That is, until she’s on one side of a firing squad . . . and he’s on the other.”

What Did I Think?

My reading Romanov could quite easily be equated to going on a blind date – I bought the book for the cover and my knowledge of any kind of Russian history is slim-pickens. But you know what? I think it was probably the best date I have every been on in my entire life by far, so SCORE!

For those of you who have followed me for a while now, it probably comes as no shock to you that going into this book, I knew absolutely nothing about the mysterious circumstances surrounding the execution of the real Romanov family in 1918. And to be honest, I’m so glad I was completely clueless, as my lack of knowledge allowed me to just completely immerse myself san background noise in an absolutely beautiful story that I don’t ever foresee myself forgetting.

The overall concept of Romanov was so intriguing to me – the more I read, the more I fell in love with this twisted tale of both true events and the magical elements Brandes incorporates to fill in some of the blanks the history books can’t seem to fill in. I greatly appreciated the fact that the horrific living conditions of the Romanov family weren’t overly romanticized, which allowed me to sympathize with their struggles but also admire the strong bond this family had with one another that much more. It comes as no surprise that Romanov was a rollercoaster of heartbreak and triumph, and it truly was so special to be able to experience all of these events and emotions right alongside the characters.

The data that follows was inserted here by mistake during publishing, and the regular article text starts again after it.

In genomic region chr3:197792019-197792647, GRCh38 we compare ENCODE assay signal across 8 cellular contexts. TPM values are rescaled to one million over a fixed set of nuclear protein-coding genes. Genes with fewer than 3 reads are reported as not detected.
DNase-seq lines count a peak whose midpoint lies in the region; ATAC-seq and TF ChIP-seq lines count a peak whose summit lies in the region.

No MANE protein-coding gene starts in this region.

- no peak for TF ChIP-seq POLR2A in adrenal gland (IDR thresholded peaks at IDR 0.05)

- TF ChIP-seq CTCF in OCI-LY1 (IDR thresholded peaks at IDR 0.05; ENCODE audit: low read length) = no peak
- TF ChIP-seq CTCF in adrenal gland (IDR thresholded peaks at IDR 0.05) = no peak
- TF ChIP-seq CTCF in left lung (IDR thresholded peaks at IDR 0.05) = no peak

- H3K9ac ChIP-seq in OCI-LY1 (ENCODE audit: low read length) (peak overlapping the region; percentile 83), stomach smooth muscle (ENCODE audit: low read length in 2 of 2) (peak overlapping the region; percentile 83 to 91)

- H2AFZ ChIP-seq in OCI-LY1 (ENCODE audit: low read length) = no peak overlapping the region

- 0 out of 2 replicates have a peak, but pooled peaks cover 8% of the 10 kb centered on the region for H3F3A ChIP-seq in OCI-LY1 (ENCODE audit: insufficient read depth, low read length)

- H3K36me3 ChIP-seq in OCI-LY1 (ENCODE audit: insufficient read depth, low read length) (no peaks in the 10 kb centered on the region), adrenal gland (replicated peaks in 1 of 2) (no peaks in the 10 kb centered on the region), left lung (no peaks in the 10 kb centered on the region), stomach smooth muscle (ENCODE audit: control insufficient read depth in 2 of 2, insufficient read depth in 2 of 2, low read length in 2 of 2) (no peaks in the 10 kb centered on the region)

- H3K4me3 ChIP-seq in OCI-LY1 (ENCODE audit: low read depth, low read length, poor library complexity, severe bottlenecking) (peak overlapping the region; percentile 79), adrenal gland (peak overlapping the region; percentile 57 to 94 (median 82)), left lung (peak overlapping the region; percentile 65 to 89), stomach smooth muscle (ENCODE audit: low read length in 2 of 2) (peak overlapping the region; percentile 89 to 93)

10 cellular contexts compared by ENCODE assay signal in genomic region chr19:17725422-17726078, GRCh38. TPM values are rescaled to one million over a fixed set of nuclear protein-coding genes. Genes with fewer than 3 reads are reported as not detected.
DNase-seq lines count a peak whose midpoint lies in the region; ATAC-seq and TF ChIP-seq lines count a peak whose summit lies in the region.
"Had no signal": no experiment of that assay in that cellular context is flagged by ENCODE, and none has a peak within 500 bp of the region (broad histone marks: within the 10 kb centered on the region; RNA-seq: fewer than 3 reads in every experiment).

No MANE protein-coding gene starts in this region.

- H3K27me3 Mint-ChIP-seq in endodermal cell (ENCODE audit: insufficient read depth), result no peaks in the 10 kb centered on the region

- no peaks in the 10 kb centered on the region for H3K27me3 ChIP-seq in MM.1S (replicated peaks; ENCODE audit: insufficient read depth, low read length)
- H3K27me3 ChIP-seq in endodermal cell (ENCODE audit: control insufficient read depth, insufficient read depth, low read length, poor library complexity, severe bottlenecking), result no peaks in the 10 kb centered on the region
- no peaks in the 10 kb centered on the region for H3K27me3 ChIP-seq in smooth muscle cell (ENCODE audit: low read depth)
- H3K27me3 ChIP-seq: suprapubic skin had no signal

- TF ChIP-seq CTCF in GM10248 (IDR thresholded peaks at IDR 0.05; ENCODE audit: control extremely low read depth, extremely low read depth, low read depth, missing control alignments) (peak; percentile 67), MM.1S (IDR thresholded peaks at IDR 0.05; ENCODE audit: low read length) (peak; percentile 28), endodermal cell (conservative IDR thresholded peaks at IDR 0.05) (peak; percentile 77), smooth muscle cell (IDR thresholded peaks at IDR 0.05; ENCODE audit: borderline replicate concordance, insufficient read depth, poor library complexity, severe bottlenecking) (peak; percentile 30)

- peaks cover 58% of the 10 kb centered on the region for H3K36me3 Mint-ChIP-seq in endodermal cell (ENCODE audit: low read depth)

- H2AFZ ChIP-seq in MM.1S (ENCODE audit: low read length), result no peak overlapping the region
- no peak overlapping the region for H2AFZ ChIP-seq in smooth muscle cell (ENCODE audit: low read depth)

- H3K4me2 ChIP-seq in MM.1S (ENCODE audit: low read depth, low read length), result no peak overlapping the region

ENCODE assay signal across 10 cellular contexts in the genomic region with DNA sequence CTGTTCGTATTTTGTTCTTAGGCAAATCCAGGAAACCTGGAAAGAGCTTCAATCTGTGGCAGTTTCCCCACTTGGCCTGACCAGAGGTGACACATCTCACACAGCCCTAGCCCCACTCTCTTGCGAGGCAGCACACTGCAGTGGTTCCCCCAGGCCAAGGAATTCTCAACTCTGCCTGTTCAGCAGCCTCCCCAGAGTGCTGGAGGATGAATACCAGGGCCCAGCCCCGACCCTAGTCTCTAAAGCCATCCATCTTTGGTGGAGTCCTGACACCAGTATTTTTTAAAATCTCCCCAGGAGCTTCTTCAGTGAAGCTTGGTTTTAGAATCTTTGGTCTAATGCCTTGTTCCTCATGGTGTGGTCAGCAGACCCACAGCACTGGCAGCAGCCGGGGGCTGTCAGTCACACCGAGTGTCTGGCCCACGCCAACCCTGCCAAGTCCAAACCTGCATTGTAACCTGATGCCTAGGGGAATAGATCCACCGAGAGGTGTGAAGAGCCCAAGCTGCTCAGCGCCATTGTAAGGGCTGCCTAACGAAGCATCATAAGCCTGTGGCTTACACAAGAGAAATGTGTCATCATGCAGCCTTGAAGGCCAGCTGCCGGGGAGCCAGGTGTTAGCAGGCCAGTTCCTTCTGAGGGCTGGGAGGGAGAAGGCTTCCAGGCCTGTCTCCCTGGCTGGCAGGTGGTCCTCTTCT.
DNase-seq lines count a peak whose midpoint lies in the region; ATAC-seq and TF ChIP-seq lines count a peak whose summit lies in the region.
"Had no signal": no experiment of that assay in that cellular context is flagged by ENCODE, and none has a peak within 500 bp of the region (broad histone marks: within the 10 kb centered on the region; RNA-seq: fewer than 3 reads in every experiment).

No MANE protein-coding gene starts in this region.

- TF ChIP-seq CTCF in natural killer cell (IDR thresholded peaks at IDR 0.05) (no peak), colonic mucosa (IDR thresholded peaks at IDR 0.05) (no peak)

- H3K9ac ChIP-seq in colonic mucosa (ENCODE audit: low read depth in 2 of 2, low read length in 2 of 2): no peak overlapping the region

Speaking of characters… Let’s jump into my ramblings about our main protagonist, Anastasia. We meet Nastya when she is just sixteen years old, and if it hadn’t been written in the novel, I would have assumed that she was much older. I greatly admired her maturity and ability to face challenges head-on in a logical, well thought-out way. Regardless of the hardship thrown her way, she continued to carry herself with poise and never lost sight of the fact that even in the darkest of moments, hope for a better future can never be completely lost. I also appreciated the fact that she was never quick to jump to conclusions – she was almost always willing to listen to another perspective and try to understand their side of the story, which is something even full-blown adults have difficulty doing. On the flipside of her maturity, I equally loved the moments where her teenage shenanigans came out in full force. It really showed that she wasn’t going to let the Bolsheviks take everything she loved away from her and that deep down, she was still a kid who wanted to have some good old fashioned fun from time to time. Overall, I honestly couldn’t get enough of Nastya’s narration and watching her story play out, even when it broke my heart to see her struggle through some heartache along the way.